He and his wife will reunite with two of their kids, one of whom studied at Algonquin College in Ottawa, in Peru. Another, who studied at McGill University, is in Chicago. A fourth is in Spain doing an MBA.
Likening the instinct to move around every few years to a kind of diplomatic brain microchip, Mr. Bellina said it won’t be long before he’s itching to go out on another posting. “Two, three years—the chip starts. You have to move!”
Macedonia looking for Canadian support on Euro-Atlantic integration
Though he is no stranger to diplomacy, this is a first official foreign post for the ambassador of Macedonia to Canada—and it’s a bit of a dream come true.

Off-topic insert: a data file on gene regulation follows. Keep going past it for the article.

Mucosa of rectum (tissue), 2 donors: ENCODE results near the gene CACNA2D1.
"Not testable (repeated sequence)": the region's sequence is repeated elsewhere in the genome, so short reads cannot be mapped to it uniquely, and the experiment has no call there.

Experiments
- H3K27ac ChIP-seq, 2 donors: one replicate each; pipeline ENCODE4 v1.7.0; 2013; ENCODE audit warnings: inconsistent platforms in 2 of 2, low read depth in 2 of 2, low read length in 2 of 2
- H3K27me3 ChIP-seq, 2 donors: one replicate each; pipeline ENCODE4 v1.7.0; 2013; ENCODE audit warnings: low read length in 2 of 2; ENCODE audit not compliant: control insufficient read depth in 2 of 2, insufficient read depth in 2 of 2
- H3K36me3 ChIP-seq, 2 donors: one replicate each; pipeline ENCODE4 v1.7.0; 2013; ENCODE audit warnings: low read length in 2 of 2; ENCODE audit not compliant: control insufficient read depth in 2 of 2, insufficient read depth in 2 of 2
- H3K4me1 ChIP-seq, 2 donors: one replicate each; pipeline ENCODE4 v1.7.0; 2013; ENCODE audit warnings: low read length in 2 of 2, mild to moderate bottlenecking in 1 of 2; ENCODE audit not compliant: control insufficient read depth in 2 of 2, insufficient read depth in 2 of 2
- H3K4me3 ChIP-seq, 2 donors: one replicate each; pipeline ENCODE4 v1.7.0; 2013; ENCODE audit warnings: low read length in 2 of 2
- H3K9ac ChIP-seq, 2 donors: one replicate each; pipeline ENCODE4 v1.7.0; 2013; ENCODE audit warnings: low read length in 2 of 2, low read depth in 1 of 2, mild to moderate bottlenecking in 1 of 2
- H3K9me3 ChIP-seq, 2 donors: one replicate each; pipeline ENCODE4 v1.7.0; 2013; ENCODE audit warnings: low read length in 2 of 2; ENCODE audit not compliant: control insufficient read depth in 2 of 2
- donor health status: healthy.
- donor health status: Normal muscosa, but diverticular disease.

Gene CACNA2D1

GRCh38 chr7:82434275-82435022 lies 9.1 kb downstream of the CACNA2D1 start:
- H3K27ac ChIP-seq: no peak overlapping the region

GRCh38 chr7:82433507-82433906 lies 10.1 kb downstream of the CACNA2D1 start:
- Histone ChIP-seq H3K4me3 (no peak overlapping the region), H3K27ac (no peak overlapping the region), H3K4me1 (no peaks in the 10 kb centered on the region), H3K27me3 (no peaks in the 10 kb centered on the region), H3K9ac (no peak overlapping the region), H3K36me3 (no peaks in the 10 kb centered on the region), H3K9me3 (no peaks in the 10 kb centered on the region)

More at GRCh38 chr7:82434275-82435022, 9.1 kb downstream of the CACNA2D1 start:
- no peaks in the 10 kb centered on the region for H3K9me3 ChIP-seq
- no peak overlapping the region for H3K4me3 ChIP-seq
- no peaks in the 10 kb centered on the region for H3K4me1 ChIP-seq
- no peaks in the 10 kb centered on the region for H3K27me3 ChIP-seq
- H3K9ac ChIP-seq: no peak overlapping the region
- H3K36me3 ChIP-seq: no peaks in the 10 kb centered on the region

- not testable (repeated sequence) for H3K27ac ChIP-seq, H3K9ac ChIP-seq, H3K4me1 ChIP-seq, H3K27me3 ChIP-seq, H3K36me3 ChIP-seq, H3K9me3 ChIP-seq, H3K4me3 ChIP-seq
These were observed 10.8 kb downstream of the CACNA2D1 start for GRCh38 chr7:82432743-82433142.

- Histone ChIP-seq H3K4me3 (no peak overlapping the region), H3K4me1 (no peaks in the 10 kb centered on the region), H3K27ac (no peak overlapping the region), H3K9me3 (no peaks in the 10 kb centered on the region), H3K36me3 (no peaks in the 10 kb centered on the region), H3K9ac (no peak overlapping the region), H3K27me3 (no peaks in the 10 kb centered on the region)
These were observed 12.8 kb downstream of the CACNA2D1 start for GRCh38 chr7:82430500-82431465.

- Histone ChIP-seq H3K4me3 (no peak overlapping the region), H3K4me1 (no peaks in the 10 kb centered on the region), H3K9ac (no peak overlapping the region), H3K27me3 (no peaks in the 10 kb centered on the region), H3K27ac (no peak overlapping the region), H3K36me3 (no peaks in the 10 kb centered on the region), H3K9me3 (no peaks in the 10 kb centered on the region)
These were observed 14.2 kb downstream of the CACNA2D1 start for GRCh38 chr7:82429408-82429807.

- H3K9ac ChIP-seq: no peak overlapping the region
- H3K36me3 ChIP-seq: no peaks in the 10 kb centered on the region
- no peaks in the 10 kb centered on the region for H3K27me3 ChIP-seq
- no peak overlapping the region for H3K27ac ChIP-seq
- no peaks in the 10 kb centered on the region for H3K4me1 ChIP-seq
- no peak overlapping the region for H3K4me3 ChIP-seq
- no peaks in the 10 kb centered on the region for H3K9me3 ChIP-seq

“Now it is realized, I am really satisfied. Because this is Canada. I really love this country,” he told Embassy.
It’s been about six months since Toni Dimovski arrived in Ottawa with his wife, Katerina, who is a pediatrician, and their two daughters, aged 11 and 15, who are attending public school in Ottawa.
Previously, Mr. Dimovski was the director of the Agency for Financial Support of Agriculture and Rural Development within the government of Macedonia, known also as the Former Yugoslav Republic of Macedonia. He headed the country’s budget within the ministry of finance before that and earlier in his career acted as an adviser to ministers of trade and economy.
One of Mr. Dimovski’s priorities in Canada is to accelerate business ties, including with the mining and automotive sectors. The two countries are currently finalizing a Foreign Investment Promotion and Protection Agreement. According to Foreign Affairs, Trade and Development Canada, two-way merchandise trade totalled $26 million in 2013.